According to Honduras’s El Heraldo, the National Front for Popular Resistance (FNRP) has officially agreed to the creation of a new political party, which will participate in the 2013 presidential elections. At a rally in Tegucigalpa on Sunday, the ousted ex-president Manuel Zelaya was joined by 1,500 delegates of the Honduran resistance movement, who announced that the new party will be called the Broad Front of Popular Resistance (Frente Amplio de Resistencia Popular - FARP). Like the ruling left-wing coalition in Uruguay, the Broad Front will bring together an alliance of socialists, social democrats and liberals who hope to challenge the hegemony of the country’s two main political forces: the Liberal and National parties.
Zelaya, who was allowed to return to Honduras on June 28 after reaching an agreement in late May with current President Porfirio Lobo Sosa, said that the political party does not aim to replace the FNRP, only to fulfill its goals through electoral means. Among these is the establishment of a constitutional referendum, the very move that triggered Zelaya’s 2009 ouster.
President Lobo, for his part, said that as a “lover of democracy,” he applauded the move.
In the coming months, the Broad Front’s political aims may be hampered by the political diversity within its own ranks. As Bertha Caceres (leader of the Civic Council of Popular and Indigenous Organizations of Honduras) told Upside Down World in a recent interview, the extremely diverse membership of the Resistance sometimes makes the group’s decision making process fairly fractured.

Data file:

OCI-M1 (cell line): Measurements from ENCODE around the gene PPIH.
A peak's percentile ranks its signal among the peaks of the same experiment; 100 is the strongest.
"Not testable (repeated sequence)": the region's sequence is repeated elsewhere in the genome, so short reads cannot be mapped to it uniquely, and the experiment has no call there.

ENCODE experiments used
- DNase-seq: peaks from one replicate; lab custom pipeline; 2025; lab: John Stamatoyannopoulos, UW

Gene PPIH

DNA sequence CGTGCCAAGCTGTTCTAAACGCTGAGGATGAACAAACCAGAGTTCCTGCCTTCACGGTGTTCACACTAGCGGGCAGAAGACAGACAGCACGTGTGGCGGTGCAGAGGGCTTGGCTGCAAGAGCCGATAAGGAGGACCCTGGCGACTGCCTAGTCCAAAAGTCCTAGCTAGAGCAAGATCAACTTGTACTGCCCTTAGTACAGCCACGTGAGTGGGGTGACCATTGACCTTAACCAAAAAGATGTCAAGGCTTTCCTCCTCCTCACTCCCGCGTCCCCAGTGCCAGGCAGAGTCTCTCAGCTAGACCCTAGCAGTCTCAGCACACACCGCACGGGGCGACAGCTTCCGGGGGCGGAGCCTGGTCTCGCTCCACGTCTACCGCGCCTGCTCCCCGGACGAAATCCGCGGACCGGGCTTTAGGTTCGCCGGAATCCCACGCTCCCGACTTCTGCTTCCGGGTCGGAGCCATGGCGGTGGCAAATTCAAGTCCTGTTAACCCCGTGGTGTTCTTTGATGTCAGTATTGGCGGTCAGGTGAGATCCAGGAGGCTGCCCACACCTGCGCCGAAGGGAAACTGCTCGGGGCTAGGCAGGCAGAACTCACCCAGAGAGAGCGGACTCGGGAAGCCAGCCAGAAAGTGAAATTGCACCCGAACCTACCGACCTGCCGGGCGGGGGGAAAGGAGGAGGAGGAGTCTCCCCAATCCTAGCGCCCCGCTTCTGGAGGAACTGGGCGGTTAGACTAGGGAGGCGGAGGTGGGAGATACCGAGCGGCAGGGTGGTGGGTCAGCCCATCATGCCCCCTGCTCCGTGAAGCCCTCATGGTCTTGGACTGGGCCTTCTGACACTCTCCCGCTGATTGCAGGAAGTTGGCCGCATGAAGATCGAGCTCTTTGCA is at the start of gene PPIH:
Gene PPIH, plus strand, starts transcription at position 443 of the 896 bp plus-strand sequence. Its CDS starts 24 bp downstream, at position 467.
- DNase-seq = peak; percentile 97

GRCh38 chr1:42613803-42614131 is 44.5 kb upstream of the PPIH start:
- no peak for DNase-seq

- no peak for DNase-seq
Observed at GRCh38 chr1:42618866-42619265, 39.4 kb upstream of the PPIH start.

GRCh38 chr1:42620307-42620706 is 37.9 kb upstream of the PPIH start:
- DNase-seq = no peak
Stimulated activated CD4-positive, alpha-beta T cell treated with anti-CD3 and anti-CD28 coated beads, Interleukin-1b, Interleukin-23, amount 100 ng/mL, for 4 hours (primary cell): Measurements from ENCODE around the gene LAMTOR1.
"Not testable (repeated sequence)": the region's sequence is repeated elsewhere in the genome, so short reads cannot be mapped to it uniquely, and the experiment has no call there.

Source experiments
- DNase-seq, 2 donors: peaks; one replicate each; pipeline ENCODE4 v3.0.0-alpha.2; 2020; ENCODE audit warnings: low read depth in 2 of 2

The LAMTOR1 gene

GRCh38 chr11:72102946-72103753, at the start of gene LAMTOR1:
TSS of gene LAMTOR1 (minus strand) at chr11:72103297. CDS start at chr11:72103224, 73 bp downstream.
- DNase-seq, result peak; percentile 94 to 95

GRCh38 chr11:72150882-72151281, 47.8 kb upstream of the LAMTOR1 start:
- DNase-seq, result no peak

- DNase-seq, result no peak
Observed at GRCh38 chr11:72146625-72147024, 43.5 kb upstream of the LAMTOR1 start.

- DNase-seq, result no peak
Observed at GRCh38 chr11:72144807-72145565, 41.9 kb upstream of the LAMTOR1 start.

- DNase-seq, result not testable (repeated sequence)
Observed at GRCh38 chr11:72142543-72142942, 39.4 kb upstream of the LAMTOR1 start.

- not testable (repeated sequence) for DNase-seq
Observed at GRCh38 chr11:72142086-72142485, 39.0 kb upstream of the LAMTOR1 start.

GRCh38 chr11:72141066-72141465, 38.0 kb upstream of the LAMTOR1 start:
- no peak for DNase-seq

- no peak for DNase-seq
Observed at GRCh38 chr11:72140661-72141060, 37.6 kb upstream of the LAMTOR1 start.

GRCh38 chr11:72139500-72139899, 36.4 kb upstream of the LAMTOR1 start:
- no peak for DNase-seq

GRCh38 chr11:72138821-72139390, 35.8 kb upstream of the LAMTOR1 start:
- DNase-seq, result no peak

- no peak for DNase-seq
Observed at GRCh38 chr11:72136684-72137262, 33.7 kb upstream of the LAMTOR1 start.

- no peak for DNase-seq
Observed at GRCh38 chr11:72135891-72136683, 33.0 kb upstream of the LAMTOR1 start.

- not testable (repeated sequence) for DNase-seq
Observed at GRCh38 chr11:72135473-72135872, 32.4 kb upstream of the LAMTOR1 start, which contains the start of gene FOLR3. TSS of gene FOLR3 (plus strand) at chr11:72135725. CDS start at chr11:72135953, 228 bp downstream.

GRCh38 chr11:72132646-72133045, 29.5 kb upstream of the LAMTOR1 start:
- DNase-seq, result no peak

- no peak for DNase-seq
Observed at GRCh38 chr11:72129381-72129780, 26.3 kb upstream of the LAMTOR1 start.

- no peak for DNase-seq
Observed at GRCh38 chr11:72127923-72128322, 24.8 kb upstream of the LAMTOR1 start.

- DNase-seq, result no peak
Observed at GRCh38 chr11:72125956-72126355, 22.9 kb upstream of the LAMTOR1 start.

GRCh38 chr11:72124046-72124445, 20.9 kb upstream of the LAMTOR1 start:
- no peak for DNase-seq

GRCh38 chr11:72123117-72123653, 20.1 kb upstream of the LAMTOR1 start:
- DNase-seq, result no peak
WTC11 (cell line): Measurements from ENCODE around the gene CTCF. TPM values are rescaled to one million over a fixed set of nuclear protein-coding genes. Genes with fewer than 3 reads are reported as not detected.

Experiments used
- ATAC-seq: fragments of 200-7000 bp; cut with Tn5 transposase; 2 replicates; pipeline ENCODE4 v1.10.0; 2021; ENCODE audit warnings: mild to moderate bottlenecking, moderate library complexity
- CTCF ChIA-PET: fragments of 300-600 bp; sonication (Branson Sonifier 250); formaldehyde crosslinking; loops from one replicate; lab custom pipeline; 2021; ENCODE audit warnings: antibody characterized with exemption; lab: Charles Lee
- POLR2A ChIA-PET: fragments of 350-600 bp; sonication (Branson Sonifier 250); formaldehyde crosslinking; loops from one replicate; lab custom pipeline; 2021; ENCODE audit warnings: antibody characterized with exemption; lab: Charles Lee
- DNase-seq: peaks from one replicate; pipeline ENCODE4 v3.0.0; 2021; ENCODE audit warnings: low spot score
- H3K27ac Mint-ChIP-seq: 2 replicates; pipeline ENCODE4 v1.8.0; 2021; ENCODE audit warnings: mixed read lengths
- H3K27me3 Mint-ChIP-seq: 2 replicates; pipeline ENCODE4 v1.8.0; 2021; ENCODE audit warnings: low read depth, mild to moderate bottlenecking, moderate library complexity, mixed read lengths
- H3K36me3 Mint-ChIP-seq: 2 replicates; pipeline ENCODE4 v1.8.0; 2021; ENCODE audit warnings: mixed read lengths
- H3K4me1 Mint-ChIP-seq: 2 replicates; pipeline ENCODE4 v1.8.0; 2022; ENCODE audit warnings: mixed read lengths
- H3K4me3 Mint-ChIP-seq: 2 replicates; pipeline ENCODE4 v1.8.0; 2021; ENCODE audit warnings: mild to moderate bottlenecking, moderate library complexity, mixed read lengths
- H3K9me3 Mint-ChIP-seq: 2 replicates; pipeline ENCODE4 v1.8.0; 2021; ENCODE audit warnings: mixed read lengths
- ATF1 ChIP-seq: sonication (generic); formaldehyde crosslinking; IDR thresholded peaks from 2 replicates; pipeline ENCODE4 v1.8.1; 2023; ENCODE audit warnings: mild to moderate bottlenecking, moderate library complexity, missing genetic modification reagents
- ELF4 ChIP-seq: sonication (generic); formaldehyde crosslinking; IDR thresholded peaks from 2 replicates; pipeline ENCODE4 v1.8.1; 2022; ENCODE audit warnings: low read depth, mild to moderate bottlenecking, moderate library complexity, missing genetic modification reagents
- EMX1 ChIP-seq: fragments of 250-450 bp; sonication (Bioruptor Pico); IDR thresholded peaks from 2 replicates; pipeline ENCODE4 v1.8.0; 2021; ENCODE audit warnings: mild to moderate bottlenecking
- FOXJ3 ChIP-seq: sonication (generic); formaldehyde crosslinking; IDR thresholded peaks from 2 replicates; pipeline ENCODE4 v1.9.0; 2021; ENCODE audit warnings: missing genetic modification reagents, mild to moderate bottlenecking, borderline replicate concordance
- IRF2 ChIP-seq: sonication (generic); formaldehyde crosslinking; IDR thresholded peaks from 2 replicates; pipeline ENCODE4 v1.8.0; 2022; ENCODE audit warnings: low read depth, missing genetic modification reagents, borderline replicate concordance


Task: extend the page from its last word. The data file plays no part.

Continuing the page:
In addition, the movement still faces a number of institutional challenges as well. As AP reports, the movement needs to pursue legal recognition as a political party, for which it needs to collect 46,000 petition signatures. Meanwhile, El Heraldo noted earlier this month that some in the pro-Zelaya faction of the Liberal party are seeking a candidate with the political profile necessary to defeat the ruling National party while also getting support from the Resistance. So far they seem to be setting their sights on ex-first lady Xiomara Castro de Zelaya, which would be a fairly controversial pick. According to La Tribuna, not everyone in the Liberal party is particularly comfortable with Zelaya’s agenda, and a substantial number have said they will not support the new party because of ideological differences.